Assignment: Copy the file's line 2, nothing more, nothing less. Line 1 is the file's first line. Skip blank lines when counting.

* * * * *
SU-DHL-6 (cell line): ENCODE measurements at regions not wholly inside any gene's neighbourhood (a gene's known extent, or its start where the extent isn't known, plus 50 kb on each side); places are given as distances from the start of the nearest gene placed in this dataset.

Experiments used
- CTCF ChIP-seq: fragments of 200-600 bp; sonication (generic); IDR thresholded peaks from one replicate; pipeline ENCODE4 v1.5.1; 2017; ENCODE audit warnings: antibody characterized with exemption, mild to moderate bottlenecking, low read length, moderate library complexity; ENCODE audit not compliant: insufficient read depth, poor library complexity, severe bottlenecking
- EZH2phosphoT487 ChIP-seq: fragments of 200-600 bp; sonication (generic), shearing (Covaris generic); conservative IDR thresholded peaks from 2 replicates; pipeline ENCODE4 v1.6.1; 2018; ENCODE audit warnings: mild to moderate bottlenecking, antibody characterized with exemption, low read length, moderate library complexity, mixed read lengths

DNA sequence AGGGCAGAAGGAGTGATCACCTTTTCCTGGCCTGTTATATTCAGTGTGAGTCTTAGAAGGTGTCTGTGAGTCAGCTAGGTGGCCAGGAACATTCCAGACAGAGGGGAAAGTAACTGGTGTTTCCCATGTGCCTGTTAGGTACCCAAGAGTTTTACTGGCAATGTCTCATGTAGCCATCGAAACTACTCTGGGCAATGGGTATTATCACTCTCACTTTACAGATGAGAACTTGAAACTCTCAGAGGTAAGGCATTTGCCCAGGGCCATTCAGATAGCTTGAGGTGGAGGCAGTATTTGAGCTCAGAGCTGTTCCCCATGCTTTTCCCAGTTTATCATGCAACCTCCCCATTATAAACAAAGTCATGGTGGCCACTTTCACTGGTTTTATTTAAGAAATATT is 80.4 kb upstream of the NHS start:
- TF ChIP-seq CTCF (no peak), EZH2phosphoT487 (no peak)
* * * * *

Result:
Experiments used